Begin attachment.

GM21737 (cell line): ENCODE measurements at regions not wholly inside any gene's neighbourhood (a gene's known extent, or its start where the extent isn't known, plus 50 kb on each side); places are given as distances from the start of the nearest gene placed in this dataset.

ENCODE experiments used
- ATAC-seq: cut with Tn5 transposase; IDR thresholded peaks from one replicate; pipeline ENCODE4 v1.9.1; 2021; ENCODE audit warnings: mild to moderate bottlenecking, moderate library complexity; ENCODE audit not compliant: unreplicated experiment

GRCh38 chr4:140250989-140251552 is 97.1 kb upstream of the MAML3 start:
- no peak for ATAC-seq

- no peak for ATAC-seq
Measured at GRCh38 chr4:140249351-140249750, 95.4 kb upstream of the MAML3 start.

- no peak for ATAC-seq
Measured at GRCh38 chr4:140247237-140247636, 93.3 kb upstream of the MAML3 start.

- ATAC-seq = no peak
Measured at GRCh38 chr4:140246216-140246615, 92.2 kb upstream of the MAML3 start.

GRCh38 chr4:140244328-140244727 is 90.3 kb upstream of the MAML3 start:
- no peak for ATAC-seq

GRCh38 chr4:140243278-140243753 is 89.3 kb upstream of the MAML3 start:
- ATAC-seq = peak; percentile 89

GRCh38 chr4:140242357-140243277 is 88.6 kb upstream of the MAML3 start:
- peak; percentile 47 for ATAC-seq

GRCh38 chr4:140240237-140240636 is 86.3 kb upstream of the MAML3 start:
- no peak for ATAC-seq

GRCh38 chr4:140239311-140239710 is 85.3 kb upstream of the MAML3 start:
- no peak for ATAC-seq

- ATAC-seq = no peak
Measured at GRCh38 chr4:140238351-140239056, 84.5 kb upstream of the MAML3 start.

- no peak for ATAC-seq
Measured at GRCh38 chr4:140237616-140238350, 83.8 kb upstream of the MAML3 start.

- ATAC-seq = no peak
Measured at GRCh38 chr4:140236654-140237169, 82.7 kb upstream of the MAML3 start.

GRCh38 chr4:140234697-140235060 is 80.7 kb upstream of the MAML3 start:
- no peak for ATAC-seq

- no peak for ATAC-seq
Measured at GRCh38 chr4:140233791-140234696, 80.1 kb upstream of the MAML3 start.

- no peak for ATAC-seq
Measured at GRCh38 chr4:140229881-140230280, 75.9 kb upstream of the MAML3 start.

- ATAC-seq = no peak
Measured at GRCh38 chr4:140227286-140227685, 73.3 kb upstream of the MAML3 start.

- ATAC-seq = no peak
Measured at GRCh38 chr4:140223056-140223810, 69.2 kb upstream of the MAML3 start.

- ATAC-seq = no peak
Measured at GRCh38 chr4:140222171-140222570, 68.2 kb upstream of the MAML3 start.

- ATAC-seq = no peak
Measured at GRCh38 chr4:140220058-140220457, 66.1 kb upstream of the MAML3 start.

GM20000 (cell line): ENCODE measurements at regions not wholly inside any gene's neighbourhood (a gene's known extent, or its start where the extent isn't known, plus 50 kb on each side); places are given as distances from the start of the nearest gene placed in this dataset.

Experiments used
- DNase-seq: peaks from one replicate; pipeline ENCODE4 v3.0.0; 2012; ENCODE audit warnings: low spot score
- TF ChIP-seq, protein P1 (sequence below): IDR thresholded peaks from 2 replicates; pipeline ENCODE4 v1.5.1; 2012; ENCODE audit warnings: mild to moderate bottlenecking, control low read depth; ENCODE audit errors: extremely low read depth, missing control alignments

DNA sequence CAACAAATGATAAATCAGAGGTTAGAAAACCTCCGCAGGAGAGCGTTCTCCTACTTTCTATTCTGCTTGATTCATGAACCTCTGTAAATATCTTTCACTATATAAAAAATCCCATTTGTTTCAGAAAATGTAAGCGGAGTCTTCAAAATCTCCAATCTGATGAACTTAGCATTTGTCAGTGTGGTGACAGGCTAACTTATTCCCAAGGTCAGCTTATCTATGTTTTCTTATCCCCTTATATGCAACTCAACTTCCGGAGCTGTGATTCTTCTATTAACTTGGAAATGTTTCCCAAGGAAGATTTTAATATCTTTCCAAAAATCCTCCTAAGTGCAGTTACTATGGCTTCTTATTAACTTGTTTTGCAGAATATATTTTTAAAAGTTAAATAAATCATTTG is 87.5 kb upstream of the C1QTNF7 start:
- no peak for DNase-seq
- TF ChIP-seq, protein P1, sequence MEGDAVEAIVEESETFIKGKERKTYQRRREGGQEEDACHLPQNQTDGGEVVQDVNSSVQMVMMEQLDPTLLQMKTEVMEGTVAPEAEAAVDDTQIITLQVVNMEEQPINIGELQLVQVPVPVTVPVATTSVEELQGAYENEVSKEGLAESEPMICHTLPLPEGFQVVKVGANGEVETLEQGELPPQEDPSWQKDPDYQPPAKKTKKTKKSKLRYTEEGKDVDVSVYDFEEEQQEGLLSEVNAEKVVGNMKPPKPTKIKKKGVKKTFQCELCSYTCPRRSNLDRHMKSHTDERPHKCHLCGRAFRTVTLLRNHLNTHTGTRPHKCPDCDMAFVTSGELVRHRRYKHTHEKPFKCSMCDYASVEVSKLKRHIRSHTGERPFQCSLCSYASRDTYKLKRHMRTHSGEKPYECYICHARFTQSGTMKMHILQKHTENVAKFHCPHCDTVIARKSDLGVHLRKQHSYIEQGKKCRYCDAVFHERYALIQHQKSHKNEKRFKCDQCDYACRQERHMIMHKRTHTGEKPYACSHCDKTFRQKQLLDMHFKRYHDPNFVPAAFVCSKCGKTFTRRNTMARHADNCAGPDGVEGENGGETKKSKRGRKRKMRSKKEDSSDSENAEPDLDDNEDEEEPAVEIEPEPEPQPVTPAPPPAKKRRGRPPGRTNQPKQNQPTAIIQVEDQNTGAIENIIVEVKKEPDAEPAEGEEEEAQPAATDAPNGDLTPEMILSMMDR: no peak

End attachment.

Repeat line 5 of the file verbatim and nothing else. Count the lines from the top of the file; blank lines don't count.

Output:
- no peak for ATAC-seq